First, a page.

Ricky Stenhouse Jr. says no decision yet on whether to appeal his $75,000 fine

While NASCAR controls its website, tracks that aren’t owned by NASCAR and television partners aren’t shy about using the video.

And Stenhouse certainly is getting a decent amount of publicity for it. He said Saturday at Charlotte Motor Speedway that he had not yet decided whether he would appeal.

“We’re still undecided,” Stenhouse said. “We spent all week really focused on just racing here at Charlotte and what we needed to do to run well here, and we’ve got until next week to kind of figure that out.

“Our main focus was just getting back on track.”

Stenhouse appreciated the support from his fellow drivers.

“For the most part, the whole industry and fan base has kind of weighed in on the side that I feel I fall on,” Stenhouse said. “Luckily for us, we’re not having to say a whole lot. … I’d say 90 percent of the Cup field kind of thinks the same way and it seems to be about 95 percent of our fan base thinks the same way.

“So that’s nice to have all them in our corner. I don’t know if that helps or not — it’s still 75 grand that I’ve got to pay.”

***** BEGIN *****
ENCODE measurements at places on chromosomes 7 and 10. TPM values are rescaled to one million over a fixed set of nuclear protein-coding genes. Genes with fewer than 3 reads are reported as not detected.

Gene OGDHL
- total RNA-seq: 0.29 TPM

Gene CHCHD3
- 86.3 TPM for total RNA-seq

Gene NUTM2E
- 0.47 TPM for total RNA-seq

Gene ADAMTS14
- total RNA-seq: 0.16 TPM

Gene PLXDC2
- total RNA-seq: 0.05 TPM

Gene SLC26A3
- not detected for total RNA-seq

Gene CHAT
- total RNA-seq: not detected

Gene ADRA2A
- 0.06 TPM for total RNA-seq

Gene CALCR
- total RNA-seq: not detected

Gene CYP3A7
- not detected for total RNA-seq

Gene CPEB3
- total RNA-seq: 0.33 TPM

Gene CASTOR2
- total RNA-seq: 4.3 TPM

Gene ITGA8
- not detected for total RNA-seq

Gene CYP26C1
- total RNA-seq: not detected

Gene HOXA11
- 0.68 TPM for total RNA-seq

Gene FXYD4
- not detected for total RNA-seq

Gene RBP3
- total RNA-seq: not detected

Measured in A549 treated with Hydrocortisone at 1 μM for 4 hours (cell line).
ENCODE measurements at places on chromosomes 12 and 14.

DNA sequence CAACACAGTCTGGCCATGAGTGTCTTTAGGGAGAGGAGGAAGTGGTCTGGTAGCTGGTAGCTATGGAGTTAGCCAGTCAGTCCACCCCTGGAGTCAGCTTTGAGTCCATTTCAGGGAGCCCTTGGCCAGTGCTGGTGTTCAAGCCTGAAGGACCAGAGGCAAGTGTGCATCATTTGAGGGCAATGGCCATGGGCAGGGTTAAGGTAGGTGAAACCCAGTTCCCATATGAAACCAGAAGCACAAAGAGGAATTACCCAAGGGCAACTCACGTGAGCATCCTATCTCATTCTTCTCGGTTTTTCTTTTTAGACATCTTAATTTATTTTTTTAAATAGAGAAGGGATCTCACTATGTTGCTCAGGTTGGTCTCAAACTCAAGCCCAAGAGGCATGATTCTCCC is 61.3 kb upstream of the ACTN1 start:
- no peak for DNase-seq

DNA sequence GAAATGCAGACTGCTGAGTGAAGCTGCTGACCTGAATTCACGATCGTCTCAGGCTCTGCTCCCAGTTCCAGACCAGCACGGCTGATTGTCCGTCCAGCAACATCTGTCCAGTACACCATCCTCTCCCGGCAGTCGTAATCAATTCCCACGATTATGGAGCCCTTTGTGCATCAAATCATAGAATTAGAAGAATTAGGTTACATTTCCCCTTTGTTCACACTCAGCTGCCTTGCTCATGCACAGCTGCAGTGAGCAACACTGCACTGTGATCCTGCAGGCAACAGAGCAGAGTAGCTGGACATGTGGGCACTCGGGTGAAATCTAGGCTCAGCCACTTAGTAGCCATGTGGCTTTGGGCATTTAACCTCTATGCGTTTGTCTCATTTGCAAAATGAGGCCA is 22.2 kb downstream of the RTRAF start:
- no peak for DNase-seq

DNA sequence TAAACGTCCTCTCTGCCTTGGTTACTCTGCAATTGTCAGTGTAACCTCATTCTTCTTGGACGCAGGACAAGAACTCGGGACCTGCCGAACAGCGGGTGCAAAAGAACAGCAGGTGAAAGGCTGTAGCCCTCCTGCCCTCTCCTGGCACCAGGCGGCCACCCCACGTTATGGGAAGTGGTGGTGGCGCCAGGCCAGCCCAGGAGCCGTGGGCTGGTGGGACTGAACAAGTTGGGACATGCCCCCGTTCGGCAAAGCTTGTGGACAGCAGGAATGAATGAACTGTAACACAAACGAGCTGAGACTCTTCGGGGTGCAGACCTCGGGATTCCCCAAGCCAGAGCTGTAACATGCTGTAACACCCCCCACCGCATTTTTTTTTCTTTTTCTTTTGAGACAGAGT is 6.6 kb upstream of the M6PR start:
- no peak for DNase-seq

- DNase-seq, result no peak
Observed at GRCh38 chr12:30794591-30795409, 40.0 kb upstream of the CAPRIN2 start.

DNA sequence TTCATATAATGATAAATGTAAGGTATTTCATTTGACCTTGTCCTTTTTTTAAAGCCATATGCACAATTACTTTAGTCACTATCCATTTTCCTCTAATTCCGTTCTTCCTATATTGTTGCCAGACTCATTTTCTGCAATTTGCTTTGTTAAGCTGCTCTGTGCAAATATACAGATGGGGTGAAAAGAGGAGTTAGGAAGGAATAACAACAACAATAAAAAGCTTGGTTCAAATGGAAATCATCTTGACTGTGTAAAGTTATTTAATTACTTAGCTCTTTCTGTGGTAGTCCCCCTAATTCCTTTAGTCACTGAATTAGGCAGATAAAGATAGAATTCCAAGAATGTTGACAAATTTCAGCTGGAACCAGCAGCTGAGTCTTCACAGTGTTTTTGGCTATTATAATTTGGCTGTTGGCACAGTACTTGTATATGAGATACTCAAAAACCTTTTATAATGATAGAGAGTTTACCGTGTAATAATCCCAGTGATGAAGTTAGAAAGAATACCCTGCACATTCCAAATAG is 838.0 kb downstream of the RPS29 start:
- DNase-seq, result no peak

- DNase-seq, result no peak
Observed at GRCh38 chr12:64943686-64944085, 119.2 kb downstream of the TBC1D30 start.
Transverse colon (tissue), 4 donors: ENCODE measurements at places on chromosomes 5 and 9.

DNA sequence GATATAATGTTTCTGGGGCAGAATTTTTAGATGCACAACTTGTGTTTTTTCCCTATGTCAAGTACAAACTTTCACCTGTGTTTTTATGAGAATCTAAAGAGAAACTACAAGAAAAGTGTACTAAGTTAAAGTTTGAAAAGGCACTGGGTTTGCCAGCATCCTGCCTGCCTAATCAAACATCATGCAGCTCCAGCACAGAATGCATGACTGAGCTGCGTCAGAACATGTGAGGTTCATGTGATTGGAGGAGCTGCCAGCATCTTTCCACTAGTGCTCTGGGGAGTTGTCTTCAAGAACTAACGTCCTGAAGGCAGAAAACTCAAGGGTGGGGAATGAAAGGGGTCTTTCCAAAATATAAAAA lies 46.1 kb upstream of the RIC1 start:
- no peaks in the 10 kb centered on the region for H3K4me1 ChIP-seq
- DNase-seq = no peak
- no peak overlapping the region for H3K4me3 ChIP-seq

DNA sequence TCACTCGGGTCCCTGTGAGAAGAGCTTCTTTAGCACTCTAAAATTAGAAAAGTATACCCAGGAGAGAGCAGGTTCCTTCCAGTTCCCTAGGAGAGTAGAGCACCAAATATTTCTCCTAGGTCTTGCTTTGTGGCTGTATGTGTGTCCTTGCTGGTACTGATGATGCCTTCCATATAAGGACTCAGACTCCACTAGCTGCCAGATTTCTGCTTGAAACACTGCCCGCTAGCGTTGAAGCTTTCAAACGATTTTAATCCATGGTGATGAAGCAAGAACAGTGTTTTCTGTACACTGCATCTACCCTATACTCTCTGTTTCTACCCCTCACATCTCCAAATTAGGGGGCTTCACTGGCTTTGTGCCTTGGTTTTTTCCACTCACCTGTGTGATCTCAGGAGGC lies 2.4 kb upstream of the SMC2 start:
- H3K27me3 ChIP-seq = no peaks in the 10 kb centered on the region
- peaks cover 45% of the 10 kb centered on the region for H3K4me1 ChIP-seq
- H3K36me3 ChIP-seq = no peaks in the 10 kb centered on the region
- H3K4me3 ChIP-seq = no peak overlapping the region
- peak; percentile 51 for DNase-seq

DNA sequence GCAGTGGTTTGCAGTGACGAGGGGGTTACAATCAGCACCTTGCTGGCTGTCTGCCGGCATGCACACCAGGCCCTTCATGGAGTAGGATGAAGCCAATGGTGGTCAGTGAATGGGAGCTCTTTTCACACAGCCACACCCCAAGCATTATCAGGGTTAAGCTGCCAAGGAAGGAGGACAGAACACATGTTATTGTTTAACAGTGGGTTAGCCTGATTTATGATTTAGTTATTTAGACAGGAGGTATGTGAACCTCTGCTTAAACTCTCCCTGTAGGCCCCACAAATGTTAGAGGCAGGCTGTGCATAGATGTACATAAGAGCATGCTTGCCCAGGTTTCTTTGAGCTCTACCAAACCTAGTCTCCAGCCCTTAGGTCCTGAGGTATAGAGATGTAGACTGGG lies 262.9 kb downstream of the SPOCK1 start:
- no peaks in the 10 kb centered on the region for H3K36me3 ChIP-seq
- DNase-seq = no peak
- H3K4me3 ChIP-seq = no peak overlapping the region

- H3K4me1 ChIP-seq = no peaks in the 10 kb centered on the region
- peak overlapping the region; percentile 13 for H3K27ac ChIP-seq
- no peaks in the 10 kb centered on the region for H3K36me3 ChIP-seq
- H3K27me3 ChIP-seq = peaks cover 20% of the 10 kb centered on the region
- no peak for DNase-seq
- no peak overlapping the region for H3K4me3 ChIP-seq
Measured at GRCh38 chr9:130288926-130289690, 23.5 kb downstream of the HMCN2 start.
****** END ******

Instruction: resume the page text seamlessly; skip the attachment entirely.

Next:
Busch had no comment on whether the fine was appropriate.

“It doesn’t matter whether I agree or not — NASCAR makes the penalties,” Busch said.

Kyle Busch speaks on the fine given to Ricky Stenhouse Jr.

It wouldn’t be a surprise that drivers want to be able to throw a punch and not get penalized — they know they might be in the position where they want to throw a punch.

“It’s very important to show emotions and to show personalities,” Daniel Suarez said. “We have had several conversations with many people at NASCAR in all different levels and the fans want to see personalities — they want to see emotions, they want to see who is Daniel Suarez, who is Ricky Stenhouse, who is Chase Elliott.

“In my mind, if we go on this route, eventually every single driver is going to be acting exactly the same because we can’t show anything. … I felt like it was as little bit excessive.”

Drivers probably are hoping Stenhouse appeals because if an appeals board upholds or adjusts the fine, it could set a precedent for how NASCAR reacts in similar situations.